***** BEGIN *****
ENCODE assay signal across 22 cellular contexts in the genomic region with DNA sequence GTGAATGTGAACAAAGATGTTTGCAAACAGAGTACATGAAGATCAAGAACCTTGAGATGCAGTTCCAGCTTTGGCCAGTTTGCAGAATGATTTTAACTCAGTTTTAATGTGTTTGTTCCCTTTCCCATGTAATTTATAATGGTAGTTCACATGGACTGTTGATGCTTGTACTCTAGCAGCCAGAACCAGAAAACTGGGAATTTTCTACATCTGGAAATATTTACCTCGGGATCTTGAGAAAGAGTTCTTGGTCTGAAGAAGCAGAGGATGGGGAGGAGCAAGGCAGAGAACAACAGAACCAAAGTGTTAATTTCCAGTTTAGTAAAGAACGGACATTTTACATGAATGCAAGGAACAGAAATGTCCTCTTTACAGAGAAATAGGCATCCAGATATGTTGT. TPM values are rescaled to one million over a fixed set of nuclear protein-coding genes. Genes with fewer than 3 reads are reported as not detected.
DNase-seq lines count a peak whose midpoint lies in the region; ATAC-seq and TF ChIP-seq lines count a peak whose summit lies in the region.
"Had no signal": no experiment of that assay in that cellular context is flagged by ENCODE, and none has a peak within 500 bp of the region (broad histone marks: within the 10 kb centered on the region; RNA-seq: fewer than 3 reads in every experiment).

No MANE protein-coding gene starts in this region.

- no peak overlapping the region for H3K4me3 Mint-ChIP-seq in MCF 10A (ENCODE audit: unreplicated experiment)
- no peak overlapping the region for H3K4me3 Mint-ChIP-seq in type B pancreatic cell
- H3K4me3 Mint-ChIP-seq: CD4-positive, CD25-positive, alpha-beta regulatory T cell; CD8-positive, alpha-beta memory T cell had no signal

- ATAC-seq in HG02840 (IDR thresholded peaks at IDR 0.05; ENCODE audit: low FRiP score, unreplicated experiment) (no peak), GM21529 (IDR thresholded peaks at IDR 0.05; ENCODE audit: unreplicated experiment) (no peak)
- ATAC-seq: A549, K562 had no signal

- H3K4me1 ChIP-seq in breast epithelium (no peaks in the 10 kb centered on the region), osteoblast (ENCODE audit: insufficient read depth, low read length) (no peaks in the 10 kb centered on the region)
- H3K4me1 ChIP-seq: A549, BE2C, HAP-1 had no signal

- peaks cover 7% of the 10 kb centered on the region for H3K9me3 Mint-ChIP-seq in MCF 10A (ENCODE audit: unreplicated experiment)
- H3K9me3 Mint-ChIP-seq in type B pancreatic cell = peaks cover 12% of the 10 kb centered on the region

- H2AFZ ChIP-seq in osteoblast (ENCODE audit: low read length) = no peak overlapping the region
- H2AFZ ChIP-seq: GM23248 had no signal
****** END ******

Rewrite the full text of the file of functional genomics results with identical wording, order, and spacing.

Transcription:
ENCODE assay signal across 22 cellular contexts in the genomic region with DNA sequence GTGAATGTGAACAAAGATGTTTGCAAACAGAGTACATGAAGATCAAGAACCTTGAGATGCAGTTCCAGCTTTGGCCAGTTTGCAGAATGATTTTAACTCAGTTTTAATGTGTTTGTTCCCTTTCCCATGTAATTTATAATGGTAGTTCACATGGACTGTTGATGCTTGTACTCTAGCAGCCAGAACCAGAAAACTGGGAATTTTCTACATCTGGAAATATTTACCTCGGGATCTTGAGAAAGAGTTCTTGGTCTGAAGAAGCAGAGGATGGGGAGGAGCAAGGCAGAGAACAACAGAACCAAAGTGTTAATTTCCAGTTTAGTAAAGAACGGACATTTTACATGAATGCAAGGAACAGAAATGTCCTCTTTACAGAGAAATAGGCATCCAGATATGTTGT. TPM values are rescaled to one million over a fixed set of nuclear protein-coding genes. Genes with fewer than 3 reads are reported as not detected.
DNase-seq lines count a peak whose midpoint lies in the region; ATAC-seq and TF ChIP-seq lines count a peak whose summit lies in the region.
"Had no signal": no experiment of that assay in that cellular context is flagged by ENCODE, and none has a peak within 500 bp of the region (broad histone marks: within the 10 kb centered on the region; RNA-seq: fewer than 3 reads in every experiment).

No MANE protein-coding gene starts in this region.

- no peak overlapping the region for H3K4me3 Mint-ChIP-seq in MCF 10A (ENCODE audit: unreplicated experiment)
- no peak overlapping the region for H3K4me3 Mint-ChIP-seq in type B pancreatic cell
- H3K4me3 Mint-ChIP-seq: CD4-positive, CD25-positive, alpha-beta regulatory T cell; CD8-positive, alpha-beta memory T cell had no signal

- ATAC-seq in HG02840 (IDR thresholded peaks at IDR 0.05; ENCODE audit: low FRiP score, unreplicated experiment) (no peak), GM21529 (IDR thresholded peaks at IDR 0.05; ENCODE audit: unreplicated experiment) (no peak)
- ATAC-seq: A549, K562 had no signal

- H3K4me1 ChIP-seq in breast epithelium (no peaks in the 10 kb centered on the region), osteoblast (ENCODE audit: insufficient read depth, low read length) (no peaks in the 10 kb centered on the region)
- H3K4me1 ChIP-seq: A549, BE2C, HAP-1 had no signal

- peaks cover 7% of the 10 kb centered on the region for H3K9me3 Mint-ChIP-seq in MCF 10A (ENCODE audit: unreplicated experiment)
- H3K9me3 Mint-ChIP-seq in type B pancreatic cell = peaks cover 12% of the 10 kb centered on the region

- H2AFZ ChIP-seq in osteoblast (ENCODE audit: low read length) = no peak overlapping the region
- H2AFZ ChIP-seq: GM23248 had no signal